CSC365

Instructor: Doug Lea
Class: 12:45 T-Th
Office/Lab hours. Normally T-Th 11-12, but send mail at any time with questions or to set up online meeting
Course home page: http://gee.cs.oswego.edu/dl/csc365
Prereqs: CSC241 (CSC221 also strongly encouraged).

Overview

The design, implementation, and analysis of data structures and algorithms for data stores, data streams, graphs, and related domains, along with their use in interactive networked applications.

Topics

Outcomes

Upon completion of this course, students will demonstrate ability to:

Readings

Notes and links for most topics are available in the course notes. However, you may consider buying the following book that will be referred to as a basic source on most topics, and that you might want to keep around as a good reference: Introduction to Algorithms by Thomas H. Cormen, Charles E. Leiserson, Ronald L. Rivest, and Cliff Stein. MIT Press / McGraw-Hill.

See also files from in-class coding: BitSet64, HT, DigitalTree

You will also be expected to work through several online tutorials and related readings.

Requirements

Subject to minor change:
Two exams (30%)
Exam questions cover the design and theory of operation of data stores, graphs, and related data structures and algorithms, as well as comparison of different algorithms with respect to algorithmic efficiency and appropriateness for solving given problems. See Practice exam.
Exercises (10%)
Very short in-class or take-home exercises extending examples covered in class. About one per week. Ungraded but discussed in follow-up classes.
3 programming assignments (60%)
Projects entail specialized versions of data stores and graphs in support of interactive network-based applications. Programs may not be submitted unless they successfully run according to specification. Two percent credit is taken off per day late.

You must demo within 2 days of submitting. As a substitute for live demos, you may accompany your program source and screenshots or remote screenshare of successful operation with a brief (approx one-page) design and experience account of your approach and how it changed over time. (This may be embedded as main program documentation.) If you maintain commit logs or time logs every time you work on project, a lightly edited collection of these should suffice. I may send follow-up questions before accepting.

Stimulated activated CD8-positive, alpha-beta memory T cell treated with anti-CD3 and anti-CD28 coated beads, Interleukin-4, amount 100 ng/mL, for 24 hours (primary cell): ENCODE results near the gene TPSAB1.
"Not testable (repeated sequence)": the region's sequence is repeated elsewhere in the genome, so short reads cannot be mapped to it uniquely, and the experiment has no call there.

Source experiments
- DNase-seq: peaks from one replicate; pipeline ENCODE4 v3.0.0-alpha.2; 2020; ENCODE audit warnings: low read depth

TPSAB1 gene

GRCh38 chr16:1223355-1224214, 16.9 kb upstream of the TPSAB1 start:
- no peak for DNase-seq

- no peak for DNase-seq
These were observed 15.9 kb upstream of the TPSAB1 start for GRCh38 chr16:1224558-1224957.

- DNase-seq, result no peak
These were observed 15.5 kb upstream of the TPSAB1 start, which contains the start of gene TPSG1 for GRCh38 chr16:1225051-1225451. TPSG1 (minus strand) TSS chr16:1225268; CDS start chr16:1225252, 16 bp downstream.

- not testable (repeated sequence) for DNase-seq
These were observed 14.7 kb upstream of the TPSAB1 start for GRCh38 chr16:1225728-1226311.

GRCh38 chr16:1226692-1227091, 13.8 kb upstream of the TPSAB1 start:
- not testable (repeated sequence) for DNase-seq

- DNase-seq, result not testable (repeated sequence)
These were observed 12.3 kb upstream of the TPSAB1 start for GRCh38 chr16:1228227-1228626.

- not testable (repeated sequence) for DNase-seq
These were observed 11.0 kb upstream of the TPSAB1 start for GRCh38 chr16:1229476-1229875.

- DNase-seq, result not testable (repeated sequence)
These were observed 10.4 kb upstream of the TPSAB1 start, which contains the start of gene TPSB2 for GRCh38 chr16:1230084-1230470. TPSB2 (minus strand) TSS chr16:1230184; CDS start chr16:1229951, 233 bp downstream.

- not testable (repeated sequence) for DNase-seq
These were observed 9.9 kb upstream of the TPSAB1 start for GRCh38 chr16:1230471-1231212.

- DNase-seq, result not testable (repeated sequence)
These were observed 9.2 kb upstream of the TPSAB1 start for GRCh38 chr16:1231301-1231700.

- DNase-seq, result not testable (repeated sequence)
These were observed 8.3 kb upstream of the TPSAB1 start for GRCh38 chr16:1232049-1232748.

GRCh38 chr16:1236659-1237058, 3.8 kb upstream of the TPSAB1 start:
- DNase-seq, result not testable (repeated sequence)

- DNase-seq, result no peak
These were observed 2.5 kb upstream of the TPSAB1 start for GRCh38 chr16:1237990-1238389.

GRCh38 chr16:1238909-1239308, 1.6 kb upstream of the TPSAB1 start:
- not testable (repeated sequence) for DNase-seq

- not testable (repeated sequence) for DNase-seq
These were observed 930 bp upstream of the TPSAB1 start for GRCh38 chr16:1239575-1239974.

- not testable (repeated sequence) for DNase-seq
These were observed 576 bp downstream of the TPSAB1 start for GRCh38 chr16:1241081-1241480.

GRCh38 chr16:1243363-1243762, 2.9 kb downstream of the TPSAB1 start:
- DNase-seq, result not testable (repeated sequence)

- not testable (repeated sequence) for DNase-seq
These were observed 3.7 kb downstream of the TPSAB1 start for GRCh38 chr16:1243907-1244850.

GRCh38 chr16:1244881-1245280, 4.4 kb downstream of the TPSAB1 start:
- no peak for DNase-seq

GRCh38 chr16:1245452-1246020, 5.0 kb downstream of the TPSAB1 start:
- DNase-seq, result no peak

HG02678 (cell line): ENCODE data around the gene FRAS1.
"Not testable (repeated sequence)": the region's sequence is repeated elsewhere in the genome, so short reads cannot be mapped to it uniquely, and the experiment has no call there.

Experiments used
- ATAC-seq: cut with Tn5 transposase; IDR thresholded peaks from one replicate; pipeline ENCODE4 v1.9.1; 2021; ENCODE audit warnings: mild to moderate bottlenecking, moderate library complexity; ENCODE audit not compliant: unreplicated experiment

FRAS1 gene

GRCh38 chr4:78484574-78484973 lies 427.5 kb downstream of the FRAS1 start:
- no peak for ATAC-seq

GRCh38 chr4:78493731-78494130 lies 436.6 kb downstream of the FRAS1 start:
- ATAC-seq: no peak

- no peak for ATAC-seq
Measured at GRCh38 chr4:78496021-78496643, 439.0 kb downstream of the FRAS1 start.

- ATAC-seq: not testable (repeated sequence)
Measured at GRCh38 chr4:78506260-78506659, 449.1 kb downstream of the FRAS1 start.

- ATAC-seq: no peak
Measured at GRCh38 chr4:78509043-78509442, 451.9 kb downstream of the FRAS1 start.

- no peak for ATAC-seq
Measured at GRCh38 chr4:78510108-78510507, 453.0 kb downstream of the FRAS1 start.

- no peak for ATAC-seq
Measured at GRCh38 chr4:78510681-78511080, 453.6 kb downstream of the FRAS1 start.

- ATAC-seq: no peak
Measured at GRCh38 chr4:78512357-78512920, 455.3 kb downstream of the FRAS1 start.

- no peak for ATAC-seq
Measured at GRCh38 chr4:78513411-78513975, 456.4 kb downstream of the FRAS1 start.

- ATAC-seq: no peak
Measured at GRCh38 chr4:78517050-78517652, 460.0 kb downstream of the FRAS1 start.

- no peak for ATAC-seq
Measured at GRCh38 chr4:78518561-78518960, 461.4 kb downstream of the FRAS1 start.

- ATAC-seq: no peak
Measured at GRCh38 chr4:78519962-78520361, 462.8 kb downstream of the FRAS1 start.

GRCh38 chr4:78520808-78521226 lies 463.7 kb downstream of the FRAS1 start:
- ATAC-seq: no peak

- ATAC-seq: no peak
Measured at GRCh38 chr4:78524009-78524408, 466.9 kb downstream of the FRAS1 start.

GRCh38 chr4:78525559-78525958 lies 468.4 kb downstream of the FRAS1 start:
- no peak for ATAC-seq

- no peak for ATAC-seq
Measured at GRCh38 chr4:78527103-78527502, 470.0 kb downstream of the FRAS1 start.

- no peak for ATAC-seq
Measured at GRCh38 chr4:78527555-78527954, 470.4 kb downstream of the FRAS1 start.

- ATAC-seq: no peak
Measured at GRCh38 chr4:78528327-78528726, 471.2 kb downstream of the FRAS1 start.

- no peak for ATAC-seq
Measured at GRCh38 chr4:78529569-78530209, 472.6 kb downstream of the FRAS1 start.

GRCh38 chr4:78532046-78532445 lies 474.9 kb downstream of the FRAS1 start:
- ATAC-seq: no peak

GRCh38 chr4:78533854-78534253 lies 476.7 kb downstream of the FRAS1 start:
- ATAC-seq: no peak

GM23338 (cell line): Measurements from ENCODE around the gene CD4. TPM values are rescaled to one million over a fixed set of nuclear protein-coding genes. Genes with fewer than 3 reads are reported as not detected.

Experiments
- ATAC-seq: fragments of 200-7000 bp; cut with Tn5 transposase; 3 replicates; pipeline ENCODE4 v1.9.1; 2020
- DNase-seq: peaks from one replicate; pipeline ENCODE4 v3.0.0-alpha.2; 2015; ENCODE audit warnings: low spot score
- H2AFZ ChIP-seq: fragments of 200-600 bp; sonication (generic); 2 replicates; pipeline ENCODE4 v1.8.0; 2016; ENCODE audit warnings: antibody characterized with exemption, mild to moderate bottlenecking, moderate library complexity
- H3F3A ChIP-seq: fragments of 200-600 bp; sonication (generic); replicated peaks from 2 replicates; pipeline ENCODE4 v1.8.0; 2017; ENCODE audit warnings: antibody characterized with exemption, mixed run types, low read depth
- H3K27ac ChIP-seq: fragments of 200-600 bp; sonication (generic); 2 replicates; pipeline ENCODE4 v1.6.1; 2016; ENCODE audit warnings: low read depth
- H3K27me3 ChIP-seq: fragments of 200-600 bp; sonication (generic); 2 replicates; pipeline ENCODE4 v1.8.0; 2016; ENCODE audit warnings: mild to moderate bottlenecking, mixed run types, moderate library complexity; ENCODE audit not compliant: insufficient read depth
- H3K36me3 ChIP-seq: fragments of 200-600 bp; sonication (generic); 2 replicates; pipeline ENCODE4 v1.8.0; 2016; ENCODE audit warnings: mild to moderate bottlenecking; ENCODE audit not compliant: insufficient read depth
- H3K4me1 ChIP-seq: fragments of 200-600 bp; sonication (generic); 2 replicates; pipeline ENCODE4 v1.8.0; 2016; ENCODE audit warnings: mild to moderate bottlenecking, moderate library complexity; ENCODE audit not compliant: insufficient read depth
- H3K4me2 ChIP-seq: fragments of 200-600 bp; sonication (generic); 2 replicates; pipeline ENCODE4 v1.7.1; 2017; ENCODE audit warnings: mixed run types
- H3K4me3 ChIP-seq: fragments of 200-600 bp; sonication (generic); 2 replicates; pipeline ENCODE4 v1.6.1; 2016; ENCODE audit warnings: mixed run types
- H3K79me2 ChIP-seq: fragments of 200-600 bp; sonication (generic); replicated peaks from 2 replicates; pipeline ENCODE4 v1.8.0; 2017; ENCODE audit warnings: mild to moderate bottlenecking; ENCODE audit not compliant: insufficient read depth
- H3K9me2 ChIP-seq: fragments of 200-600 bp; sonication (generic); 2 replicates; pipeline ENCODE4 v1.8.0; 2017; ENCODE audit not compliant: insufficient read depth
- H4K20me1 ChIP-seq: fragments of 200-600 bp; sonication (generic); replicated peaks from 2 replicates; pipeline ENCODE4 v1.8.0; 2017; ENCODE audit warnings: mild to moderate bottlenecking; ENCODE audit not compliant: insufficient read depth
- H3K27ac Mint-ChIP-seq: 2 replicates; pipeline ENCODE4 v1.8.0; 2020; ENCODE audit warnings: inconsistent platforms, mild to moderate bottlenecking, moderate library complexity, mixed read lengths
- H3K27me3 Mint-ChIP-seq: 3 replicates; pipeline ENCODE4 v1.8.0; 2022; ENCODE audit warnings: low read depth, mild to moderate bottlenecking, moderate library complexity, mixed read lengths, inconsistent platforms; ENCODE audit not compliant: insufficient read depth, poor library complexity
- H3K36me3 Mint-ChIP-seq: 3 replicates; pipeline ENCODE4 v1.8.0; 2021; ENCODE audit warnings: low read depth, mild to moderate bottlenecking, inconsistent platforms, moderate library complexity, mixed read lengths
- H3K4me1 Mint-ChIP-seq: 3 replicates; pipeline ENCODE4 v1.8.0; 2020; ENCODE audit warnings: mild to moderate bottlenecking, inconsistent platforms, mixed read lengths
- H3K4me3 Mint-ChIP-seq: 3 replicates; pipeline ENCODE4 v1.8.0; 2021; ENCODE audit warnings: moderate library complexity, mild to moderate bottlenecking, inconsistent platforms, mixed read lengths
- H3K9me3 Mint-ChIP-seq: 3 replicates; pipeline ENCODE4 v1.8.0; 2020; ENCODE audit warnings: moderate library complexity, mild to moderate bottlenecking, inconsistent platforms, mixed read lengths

For projects 2 and 3, you may work with a partner, but must also submit a brief writeup (or internal documentation) explaining collaboration strategy.

  1. Assignment 1
  2. Assignment 2
  3. Assignment 3

Lectures

Here are the targeted topics for lectures, not including classes for review, exams, or coverage of project-specific applications for data analytics. Topics don't always fit exactly into class times, so these don't always exactly correspond to dates. Some or all of the final three topics will be presented if time is available.
  1. Overview; Interfaces vs implementations; applications
  2. Bitsets: relation to discrete math structures, big-O analysis
  3. Hashing: probabilistic analysis, chained tables
  4. Hashing: hash functions, non-chained tables
  5. Balanced trees: average vs worst case analysis; 2-3-4 trees
  6. Red-black trees; as 2-3-4 emulation; graphical and code views
  7. Traversal, range queries, and deletion for (balanced) trees
  8. Secondary storage: latencies, buffering, file systems, data representation
  9. Data representations for persistence; marshalling, Java APIs
  10. B-tree and hash based persistent data stores
  11. Overview other data structures for data stores: tries, prefix, skiplists
  12. Graph terminology, properties, representations, search
  13. Graph traversal: depth-first, breadh-first, paths
  14. Spanning trees and cycles; union-find algorithms
  15. Priority queues and their role in weighted graph problems; Kruskal MST
  16. Weighted graph path and tree algorithms: Prim/Dijkstra
  17. Network Flow: Edmonds/Karp; overview of others and applications
  18. Dynamic programming; application to all-pairs paths
  19. NP complete problems; definitions, examples
  20. Algorithm design techniques: divide and conquer, greedy, etc
  21. Analysis for general techniques; overview of master theorem
  22. Probabilistic and approximate algorithms
  23. Compression: Huffman, LZW, overview of others
  24. Strings: exact matching; overview of other problems and algorithms
  25. Storage management and garbage collection

Campus references

The CS and College policies and resources pages provide more information about:


Doug Lea